Does doing a maths/physics double major give any tangible advantage over just physics? I've read that you encounter a concept in physics quite often before you learn the math to explain such a concept whereas with math/physics double you have already encountered the math to explain the fundamental theory behind the physics concepts as you find them. Is there any element of truth/legitimacy to this?
Not really. I feel like you encounter the math in physics before you see it in math(with the exception of vector calculus and ODEs). However, if you want to do grad physics, I would encourage math because you'll actually understand how the math works and can learn more complex math faster.
Hell yes. If you take a course in Differential Geometry or Smooth Manifolds before you take a course in GR, GR will be infinitely easier.
If you take a course in functional analysis before upper level QM, or even more so QFT, it will also be extremely helpful.
On a more advanced note, taking Abstract Algebra will really help you if you want to go into high-energy physics and/or theoretical particle physics so you can understand the group theoretic construction of the SM and how elementary particles correspond to irreducible representations of the respective lie group.
Are you planning on getting your doctorate in physics or perhaps going to law school to become a patent attorney? If not, I would avoid physics altogether. Not much you can do with it in the real world with a BS in physics that will actually relate to your major.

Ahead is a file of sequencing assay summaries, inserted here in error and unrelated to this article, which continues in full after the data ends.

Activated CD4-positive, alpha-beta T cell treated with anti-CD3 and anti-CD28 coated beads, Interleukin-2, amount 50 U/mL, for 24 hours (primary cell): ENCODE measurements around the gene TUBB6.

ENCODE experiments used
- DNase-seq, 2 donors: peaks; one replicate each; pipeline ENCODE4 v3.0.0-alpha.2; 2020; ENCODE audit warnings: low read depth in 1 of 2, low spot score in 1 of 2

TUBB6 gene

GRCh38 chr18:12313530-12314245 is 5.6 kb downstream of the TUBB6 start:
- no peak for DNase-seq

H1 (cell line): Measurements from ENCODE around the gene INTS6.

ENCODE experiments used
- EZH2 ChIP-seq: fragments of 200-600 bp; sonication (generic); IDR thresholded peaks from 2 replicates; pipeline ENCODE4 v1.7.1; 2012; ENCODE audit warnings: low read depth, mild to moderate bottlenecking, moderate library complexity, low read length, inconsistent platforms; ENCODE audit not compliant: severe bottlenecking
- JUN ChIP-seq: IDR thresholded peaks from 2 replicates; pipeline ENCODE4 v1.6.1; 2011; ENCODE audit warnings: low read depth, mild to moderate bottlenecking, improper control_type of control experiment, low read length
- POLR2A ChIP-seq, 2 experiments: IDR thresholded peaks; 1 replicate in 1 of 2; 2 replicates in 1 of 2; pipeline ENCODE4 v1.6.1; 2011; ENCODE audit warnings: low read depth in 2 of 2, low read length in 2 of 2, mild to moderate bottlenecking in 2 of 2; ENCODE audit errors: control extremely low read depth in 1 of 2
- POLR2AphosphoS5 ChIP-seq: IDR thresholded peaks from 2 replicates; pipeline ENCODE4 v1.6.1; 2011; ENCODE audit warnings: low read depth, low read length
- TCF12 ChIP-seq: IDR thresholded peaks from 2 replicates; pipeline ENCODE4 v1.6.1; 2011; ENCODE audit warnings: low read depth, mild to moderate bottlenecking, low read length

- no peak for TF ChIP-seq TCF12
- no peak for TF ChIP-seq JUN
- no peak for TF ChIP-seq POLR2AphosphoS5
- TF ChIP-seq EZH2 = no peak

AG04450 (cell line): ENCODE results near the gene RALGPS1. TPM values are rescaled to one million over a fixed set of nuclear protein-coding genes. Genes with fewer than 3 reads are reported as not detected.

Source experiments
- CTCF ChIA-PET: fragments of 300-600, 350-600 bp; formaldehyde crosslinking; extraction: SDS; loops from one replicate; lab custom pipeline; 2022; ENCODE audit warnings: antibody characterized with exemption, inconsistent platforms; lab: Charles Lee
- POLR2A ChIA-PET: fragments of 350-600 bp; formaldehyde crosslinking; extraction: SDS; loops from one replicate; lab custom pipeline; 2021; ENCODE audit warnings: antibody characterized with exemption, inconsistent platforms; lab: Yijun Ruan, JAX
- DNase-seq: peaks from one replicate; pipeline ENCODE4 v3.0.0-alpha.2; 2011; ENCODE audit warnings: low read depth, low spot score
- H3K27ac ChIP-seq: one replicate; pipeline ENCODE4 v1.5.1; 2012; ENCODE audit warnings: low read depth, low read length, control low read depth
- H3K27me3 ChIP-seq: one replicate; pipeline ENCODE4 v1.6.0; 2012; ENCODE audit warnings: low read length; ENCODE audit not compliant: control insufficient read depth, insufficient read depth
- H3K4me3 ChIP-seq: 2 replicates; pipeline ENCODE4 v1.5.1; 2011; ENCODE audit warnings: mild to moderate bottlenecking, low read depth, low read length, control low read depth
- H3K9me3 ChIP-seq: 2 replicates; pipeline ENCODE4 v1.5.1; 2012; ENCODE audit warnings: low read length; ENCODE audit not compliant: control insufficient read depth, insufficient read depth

I'm not familiar with enginnering physics degrees, but if you want to do engineering, you might as well get an engineering degree. You will learn much of the same physics, but you will be able to apply it and know what can be ignored in the real world. I have known many physics majors who have applied for engineering positions who were far smarter than me and failed to get the job while I had no problem getting an engineering job coming out of college with my mediocre grades in an engineering degree.
I don't really think so, at least not at an undergraduate level. If you wanna go deeper into theoretical physics, then yes, more math lectures will be necessary. For the "elementary" stuff you learn it's not massively helpful though.
Look up the video where Feynman explains how the mentality of a physicist is completely opposite from the mentality of a mathematician.
So doing that double major would be like being an atheist and getting a PhD in Theology. Enjoy getting schizophrenia in your early 20s.